Lawyer: ‘No timeframe’ for new Dakota Access environmental review

Lawyer: ‘No timeframe’ for new Dakota Access environmental review
© Greg Nash

A government lawyer said Wednesday that officials don’t know how long it will take them to redo an environmental review of the Dakota Access Pipeline as ordered by a federal judge last week. 

Matthew Marinelli, an Army Corps of Engineers lawyer, said he had “no timeframe” for completing that review, and that he would have an updated schedule when he files more paperwork with the court on July 17. 

Asked by U.S. District Court Judge James Boasberg if he could estimate what the timeline might be, Marinelli said, “I’m very hesitant to do that.”

“The Corps is just starting to grapple with the issues the court has identified,” he said.

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Boasberg ruled last week that parts of the government’s environmental assessment of the 1,170-mile Dakota Access pipeline were inadequate. He ordered the Army Corps to reconsider the project’s impact on local tribes and their hunting and fishing rights and whether permitting decisions around the pipeline were fair to tribe members. 

He did not order oil to stop flowing through the pipeline, which came online earlier this month after a lengthy legal battle and amid public protests from environmentalists and tribal rights activists.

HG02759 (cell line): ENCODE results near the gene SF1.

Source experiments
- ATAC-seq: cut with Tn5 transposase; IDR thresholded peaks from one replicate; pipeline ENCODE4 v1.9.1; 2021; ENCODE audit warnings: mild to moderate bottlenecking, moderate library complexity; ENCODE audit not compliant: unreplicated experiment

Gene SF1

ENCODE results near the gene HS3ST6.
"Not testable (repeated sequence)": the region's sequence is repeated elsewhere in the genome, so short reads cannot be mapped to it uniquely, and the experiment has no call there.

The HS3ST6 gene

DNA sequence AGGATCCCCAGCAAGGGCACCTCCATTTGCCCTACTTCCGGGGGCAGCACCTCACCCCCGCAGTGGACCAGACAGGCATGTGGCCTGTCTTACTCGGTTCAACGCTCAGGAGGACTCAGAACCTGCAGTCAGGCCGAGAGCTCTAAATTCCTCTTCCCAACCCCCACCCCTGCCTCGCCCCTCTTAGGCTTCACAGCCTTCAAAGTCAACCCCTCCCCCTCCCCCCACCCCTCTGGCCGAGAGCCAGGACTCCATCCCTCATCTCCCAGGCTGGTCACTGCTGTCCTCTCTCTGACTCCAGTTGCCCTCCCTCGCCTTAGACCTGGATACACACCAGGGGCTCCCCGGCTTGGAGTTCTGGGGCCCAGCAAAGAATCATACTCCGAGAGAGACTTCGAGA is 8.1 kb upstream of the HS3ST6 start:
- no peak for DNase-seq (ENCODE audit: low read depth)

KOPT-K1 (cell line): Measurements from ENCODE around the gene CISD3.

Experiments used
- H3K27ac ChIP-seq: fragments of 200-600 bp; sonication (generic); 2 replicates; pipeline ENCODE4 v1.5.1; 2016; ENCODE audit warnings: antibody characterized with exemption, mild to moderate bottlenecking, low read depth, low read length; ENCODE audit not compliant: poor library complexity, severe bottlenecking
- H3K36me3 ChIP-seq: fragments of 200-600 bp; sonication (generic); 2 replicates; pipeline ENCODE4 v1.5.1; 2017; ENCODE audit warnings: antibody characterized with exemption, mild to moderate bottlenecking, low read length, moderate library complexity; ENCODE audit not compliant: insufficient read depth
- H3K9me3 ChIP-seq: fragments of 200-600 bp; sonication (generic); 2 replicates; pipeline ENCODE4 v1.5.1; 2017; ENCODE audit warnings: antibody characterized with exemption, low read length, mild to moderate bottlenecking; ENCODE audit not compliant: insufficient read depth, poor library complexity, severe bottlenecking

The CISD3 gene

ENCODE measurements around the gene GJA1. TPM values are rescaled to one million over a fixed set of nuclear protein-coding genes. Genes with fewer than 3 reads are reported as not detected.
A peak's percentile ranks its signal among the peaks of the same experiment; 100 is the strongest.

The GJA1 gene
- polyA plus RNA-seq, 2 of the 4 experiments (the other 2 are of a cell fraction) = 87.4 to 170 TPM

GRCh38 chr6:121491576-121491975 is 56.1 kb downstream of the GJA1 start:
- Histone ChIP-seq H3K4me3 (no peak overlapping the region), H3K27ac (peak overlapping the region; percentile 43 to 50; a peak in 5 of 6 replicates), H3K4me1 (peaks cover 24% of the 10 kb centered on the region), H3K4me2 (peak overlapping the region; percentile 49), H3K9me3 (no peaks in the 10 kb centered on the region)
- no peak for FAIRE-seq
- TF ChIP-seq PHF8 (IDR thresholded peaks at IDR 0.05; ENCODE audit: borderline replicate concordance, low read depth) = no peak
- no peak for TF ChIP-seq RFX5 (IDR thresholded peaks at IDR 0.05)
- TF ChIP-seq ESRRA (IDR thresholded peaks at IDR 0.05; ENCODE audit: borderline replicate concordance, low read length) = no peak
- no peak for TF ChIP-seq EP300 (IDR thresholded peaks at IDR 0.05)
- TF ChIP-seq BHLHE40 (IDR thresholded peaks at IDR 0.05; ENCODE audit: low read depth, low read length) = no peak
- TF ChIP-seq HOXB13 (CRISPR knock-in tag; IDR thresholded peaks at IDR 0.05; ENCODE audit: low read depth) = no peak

Instead, he asked the government, Dakota Access developers and local tribes to plead their case on that question in a series of legal briefs due to the court this summer, starting next month.

Jan Hasselman, an Earthjustice lawyer representing the Standing Rock Sioux Tribe in the case, said he expects there will be a decision on the question of the pipeline’s operations by September.

Lawyers for the tribes opposed to the project said Wednesday they worry the government and Dakota Access developers will quickly complete the required environmental reviews of the project without allowing them to comment on the matter. 

“We want to be involved in the process,” Hasselman said. “We want to be consulted.”

Hasselman and other tribes’ lawyers said they would consider a more extensive legal fight if the process didn’t involve public comments on the project.

Marinelli said the Army Corps’ legal brief due in July would outline how the government intends to complete its review, and Boasberg said he expects opponents will get to have a say.

“I expect the Corps to follow the law and follow the procedures that apply,” he said.